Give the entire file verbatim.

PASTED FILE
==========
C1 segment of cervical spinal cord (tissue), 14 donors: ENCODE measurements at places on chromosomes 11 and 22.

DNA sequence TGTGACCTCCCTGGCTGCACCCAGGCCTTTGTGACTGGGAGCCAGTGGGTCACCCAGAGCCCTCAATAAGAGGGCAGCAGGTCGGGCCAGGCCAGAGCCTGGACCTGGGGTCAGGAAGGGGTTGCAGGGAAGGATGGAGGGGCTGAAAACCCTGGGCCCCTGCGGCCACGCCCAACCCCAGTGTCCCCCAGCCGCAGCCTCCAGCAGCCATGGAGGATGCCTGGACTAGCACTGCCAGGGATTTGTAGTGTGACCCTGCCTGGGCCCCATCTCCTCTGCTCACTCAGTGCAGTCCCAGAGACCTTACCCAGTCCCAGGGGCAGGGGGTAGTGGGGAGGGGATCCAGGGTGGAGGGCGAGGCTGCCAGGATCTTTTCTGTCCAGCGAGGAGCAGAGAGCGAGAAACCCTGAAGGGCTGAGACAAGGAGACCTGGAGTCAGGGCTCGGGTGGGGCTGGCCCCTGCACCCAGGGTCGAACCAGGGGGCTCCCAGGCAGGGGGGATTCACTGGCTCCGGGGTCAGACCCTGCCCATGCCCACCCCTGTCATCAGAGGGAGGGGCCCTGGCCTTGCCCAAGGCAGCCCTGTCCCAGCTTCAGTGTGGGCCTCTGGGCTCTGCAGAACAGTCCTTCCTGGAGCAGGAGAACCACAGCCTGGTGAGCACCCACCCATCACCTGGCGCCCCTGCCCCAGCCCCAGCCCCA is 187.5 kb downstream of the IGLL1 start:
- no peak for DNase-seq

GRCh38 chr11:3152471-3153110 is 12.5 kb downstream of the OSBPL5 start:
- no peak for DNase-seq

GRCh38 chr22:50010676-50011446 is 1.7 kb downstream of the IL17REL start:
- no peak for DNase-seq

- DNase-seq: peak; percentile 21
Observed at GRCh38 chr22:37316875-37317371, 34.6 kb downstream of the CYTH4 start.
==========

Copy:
C1 segment of cervical spinal cord (tissue), 14 donors: ENCODE measurements at places on chromosomes 11 and 22.

DNA sequence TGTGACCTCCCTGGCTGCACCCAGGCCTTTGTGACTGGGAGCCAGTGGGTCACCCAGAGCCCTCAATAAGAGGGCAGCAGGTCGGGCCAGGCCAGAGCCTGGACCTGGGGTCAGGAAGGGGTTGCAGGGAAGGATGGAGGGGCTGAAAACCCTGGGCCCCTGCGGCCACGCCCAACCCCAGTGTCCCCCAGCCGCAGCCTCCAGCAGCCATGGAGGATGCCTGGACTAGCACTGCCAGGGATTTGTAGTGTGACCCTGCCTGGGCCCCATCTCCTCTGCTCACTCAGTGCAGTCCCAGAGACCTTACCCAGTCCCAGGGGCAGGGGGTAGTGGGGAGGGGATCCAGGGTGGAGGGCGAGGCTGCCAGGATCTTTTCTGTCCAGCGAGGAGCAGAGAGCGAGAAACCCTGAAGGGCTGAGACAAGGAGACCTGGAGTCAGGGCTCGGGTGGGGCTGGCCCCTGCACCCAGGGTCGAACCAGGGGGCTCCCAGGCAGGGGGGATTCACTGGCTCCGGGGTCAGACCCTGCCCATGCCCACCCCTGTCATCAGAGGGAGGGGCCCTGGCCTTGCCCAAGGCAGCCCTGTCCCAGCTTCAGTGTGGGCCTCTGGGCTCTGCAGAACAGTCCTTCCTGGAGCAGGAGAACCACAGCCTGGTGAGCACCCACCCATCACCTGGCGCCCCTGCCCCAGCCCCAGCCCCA is 187.5 kb downstream of the IGLL1 start:
- no peak for DNase-seq

GRCh38 chr11:3152471-3153110 is 12.5 kb downstream of the OSBPL5 start:
- no peak for DNase-seq

GRCh38 chr22:50010676-50011446 is 1.7 kb downstream of the IL17REL start:
- no peak for DNase-seq

- DNase-seq: peak; percentile 21
Observed at GRCh38 chr22:37316875-37317371, 34.6 kb downstream of the CYTH4 start.